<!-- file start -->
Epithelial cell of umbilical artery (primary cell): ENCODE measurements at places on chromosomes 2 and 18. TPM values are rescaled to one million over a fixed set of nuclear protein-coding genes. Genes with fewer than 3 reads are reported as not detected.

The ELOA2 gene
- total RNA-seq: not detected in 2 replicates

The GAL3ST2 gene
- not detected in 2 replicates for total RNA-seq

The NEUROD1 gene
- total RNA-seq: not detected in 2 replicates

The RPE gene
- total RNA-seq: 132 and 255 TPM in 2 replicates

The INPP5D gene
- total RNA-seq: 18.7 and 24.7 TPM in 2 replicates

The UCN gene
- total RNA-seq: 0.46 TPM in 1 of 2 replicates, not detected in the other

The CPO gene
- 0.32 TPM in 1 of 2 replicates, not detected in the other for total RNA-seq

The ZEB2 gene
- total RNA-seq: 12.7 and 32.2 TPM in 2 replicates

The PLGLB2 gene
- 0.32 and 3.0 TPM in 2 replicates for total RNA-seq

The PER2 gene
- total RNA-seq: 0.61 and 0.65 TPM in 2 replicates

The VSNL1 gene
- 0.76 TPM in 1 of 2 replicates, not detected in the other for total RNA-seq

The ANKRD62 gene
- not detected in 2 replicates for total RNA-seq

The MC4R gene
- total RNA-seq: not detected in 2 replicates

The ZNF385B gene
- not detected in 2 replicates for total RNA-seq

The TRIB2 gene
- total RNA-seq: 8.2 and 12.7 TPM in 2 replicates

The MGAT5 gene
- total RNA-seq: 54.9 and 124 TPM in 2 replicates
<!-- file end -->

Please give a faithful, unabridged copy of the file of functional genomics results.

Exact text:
Epithelial cell of umbilical artery (primary cell): ENCODE measurements at places on chromosomes 2 and 18. TPM values are rescaled to one million over a fixed set of nuclear protein-coding genes. Genes with fewer than 3 reads are reported as not detected.

The ELOA2 gene
- total RNA-seq: not detected in 2 replicates

The GAL3ST2 gene
- not detected in 2 replicates for total RNA-seq

The NEUROD1 gene
- total RNA-seq: not detected in 2 replicates

The RPE gene
- total RNA-seq: 132 and 255 TPM in 2 replicates

The INPP5D gene
- total RNA-seq: 18.7 and 24.7 TPM in 2 replicates

The UCN gene
- total RNA-seq: 0.46 TPM in 1 of 2 replicates, not detected in the other

The CPO gene
- 0.32 TPM in 1 of 2 replicates, not detected in the other for total RNA-seq

The ZEB2 gene
- total RNA-seq: 12.7 and 32.2 TPM in 2 replicates

The PLGLB2 gene
- 0.32 and 3.0 TPM in 2 replicates for total RNA-seq

The PER2 gene
- total RNA-seq: 0.61 and 0.65 TPM in 2 replicates

The VSNL1 gene
- 0.76 TPM in 1 of 2 replicates, not detected in the other for total RNA-seq

The ANKRD62 gene
- not detected in 2 replicates for total RNA-seq

The MC4R gene
- total RNA-seq: not detected in 2 replicates

The ZNF385B gene
- not detected in 2 replicates for total RNA-seq

The TRIB2 gene
- total RNA-seq: 8.2 and 12.7 TPM in 2 replicates

The MGAT5 gene
- total RNA-seq: 54.9 and 124 TPM in 2 replicates